The myth of the stay-at-home mom

Mothers in the 21st century are incredibly resourceful and inventive people. They also engage in the most endearing wishful thinking.

Mothers in 2011: We can do it!
Mothers in 2011: We can do it!

About half of my friends are stay-at-home moms, the other half, working moms. At least I think so. To be honest, never a fan of labels, I am a little confused on how that “stay-at-home” sticker really works anymore.

In casual conversation with a mom acquaintance the other day, she mentioned she had been staying up late at night to work. We were at Secondo’s preschool class volunteering at 9 a.m. She was groggy but cheerful. I asked her what she did. She said she was a dj for weddings and events. She went on to describe how she met with couples in the evening, prepped playlists and materials after her two children had gone to bed and then did gigs on weekends and evenings.

“But it’s nice,” she said, yawning as she took a sip of her coffee, “because I get to be a stay-at-home mom.”


Another friend of mine who was laid off during the worst of the recession considers herself a stay-at-home mom. She also runs her own artisan business, working until all hours of the night hand-making goods she then goes out in the wee hours to deliver to clients throughout the greater Bedford Falls area. A day or two a week, she works at a couple of local boutiques for several hours at a time.

Another is a “full-time mom,” who teaches yoga, Pilates and spin at two different gyms, has written a book she is now promoting and markets herself in the local press as much as possible.

Yet another is a broker of sorts, working with kids at home two days a week, three others she is out in the field, stopping back at home for lunch, dinner prep, homework time and more. On the weekends and in the evenings, she runs her own specialty school for kids. And she feels incredibly lucky she’s available for her two kids.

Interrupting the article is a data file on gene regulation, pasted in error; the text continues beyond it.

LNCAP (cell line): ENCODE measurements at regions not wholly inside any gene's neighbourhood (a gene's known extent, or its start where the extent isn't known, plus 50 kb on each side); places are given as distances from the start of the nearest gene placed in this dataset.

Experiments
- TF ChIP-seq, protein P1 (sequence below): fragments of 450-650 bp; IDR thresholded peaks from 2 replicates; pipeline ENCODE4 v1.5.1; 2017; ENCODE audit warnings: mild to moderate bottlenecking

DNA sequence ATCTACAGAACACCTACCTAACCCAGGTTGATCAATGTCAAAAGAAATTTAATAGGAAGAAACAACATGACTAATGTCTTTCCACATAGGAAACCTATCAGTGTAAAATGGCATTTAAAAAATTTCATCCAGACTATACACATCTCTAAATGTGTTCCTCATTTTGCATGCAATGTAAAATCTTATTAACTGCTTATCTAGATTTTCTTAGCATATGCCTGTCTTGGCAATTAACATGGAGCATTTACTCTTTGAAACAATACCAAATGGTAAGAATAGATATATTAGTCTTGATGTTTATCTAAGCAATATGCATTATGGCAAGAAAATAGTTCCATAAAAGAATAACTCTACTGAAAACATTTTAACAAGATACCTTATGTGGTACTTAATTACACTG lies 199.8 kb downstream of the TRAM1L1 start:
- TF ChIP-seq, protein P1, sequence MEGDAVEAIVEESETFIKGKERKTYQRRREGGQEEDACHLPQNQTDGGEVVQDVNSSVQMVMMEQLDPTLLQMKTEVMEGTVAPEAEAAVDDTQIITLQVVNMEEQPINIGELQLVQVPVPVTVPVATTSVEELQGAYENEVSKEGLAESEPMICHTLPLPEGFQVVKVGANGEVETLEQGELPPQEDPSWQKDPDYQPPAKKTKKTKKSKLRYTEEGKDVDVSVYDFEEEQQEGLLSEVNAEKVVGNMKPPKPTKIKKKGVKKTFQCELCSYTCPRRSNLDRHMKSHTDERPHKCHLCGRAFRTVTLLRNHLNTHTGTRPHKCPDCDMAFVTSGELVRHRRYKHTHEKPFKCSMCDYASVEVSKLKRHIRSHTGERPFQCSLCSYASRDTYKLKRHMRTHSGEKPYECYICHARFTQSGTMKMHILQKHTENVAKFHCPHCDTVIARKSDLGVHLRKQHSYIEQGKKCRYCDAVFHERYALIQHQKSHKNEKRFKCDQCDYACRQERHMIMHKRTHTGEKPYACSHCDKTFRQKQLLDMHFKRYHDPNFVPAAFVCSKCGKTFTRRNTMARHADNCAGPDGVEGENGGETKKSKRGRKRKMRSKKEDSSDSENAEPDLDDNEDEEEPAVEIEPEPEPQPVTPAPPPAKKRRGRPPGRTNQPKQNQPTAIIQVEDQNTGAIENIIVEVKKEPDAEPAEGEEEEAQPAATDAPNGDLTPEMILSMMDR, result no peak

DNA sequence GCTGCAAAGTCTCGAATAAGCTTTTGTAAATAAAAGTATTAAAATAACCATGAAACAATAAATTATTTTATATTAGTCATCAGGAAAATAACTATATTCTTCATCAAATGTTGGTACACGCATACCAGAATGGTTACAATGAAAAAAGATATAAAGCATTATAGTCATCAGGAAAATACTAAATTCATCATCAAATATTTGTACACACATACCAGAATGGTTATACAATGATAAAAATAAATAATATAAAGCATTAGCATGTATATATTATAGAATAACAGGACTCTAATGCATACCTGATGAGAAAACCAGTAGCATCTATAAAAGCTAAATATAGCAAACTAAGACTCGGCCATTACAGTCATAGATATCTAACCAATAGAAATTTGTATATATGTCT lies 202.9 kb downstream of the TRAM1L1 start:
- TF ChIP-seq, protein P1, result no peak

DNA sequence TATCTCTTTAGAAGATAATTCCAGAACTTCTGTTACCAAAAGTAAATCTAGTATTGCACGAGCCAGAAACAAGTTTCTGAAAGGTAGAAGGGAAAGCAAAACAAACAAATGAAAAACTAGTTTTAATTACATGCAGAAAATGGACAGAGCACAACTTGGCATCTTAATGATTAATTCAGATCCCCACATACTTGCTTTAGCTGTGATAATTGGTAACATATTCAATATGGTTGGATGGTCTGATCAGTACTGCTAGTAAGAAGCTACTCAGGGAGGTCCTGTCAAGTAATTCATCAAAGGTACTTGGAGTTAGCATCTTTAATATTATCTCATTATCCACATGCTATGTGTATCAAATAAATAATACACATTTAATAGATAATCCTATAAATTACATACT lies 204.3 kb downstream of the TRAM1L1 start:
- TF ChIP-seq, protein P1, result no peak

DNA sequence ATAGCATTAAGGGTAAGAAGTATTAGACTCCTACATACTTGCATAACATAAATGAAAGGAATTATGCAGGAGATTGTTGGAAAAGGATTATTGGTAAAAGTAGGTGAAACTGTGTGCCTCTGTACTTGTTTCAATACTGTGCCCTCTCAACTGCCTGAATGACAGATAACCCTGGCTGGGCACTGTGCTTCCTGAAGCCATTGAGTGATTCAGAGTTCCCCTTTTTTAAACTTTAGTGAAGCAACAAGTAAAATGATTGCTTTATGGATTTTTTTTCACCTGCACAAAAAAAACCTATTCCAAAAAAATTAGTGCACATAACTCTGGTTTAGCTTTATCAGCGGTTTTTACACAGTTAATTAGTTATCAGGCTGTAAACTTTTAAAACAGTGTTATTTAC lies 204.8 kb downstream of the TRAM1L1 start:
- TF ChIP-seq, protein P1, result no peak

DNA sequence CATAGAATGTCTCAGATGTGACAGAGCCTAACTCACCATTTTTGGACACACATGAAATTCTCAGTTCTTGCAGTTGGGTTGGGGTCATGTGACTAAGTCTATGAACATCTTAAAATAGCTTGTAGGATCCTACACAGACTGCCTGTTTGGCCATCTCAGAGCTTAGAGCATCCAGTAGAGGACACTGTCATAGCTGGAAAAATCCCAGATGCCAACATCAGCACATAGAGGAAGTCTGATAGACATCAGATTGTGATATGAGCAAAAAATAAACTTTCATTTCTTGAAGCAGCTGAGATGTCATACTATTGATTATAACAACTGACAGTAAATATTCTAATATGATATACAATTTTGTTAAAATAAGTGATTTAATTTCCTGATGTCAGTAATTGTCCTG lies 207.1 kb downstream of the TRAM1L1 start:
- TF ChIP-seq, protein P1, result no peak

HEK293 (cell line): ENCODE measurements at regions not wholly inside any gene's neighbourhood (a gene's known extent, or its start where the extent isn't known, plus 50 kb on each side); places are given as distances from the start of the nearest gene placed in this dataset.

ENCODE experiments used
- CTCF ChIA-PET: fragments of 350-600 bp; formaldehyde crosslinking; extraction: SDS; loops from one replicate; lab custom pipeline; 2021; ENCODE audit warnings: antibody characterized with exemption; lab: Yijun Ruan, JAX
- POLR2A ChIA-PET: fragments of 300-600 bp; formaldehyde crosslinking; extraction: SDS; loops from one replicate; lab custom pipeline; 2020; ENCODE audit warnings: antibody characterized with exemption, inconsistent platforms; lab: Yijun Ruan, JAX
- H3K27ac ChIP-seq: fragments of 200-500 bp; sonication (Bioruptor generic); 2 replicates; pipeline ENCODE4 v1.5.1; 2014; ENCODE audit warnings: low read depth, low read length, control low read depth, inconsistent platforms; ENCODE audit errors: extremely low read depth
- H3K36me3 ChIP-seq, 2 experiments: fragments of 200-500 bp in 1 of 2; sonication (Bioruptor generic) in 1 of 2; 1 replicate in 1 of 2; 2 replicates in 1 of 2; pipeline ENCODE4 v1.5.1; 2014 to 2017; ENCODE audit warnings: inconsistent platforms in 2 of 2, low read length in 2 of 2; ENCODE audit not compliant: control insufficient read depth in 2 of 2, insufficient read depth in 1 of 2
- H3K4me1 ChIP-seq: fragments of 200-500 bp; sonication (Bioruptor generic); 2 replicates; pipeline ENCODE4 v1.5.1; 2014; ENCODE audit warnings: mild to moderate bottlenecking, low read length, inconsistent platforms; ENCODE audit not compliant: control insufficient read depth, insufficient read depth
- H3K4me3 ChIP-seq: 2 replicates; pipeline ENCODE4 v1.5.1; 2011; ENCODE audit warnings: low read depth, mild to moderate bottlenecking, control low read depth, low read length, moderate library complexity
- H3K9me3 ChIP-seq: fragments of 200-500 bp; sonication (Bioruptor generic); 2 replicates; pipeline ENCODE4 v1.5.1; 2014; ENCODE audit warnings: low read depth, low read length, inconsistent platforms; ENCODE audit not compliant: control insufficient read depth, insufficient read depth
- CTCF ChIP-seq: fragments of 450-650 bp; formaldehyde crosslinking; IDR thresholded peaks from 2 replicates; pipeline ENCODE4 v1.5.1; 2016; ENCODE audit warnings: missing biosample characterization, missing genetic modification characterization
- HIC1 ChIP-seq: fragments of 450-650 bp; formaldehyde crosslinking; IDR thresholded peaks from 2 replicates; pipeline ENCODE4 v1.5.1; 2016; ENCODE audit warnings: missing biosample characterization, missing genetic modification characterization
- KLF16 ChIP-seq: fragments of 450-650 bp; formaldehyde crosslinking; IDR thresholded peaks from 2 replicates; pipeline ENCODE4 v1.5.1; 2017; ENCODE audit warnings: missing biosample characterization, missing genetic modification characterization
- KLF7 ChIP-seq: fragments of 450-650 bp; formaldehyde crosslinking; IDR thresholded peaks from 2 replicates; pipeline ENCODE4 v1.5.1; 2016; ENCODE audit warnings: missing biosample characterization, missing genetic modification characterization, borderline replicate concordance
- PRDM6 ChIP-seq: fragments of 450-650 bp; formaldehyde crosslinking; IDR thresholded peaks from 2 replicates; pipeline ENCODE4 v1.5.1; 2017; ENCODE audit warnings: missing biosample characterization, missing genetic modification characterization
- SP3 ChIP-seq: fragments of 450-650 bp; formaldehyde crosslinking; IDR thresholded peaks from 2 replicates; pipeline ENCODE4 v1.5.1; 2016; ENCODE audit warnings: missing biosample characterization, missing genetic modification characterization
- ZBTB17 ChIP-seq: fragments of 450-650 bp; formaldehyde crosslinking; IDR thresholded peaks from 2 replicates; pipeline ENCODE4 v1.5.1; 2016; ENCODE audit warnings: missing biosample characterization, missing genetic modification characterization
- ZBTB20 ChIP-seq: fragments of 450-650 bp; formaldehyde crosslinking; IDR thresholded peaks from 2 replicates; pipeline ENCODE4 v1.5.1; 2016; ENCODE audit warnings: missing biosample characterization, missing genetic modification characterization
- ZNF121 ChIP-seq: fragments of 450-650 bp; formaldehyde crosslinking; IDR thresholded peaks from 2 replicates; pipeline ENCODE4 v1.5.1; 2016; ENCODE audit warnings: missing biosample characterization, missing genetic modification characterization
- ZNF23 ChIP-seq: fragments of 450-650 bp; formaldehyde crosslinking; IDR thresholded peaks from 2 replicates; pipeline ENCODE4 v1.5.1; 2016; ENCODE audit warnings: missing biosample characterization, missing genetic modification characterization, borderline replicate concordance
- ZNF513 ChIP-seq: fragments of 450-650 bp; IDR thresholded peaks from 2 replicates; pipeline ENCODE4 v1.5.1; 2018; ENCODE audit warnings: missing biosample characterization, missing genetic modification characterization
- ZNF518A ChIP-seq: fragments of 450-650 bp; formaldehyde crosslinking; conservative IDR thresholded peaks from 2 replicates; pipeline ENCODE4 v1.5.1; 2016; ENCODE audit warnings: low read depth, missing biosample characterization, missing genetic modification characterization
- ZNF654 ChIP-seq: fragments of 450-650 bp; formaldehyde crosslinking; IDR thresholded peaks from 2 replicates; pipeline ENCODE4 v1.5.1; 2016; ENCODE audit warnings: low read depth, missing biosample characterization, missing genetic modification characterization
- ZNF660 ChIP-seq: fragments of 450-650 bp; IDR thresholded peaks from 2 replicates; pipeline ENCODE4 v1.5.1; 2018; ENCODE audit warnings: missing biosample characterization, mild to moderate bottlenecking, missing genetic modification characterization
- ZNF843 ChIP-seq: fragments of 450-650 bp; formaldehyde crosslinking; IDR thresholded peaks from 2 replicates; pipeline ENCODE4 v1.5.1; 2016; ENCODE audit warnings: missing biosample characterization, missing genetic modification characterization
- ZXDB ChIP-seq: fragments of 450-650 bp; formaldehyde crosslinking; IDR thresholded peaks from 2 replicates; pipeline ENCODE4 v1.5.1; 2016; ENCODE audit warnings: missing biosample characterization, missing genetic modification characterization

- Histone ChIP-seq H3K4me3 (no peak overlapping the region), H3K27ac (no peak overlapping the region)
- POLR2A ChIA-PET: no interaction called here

Then there are the moms who are teachers, educating and nurturing other children in gorgeously decorated classrooms nine and a half months out of the year and then on-top-of-it, outing-planning, swimming lesson scheduling stay-at-home moms two and a half months of the year.

“I love my job because it matches my kids’ schedule so I can be at home with them,” I have heard more than one gratefully muse.

I admire all of these women. I relate to them. Now that I am a stay-at-home mom, I am scrambling for freelance work, helping Mr. Bailey coordinate publicity, social media and events for the Bailey Building & Loan; I am finishing my master’s degree, shuttling Prima to school, lessons, tutoring, sports, play rehearsal and art classes and volunteering at least twice a month in Secondo’s preschool classroom. I am helping with costume make-up for the school musical, providing marketing advice to friends with businesses and desperately fighting the war of dog hair, unmade beds and rapidly breeding laundry piles.

We are definitely moms, so that label works, but we rarely stay at home. In fact, we rarely “stay” anywhere.

So here’s to finding a more accurate moniker for us all – how about home-based working moms? Unconventional income earners and children managers? Sporadically paid, usually working and constantly mothering? Hmm…that’s a mouthful.

I’ll think about it more today while I stay at home.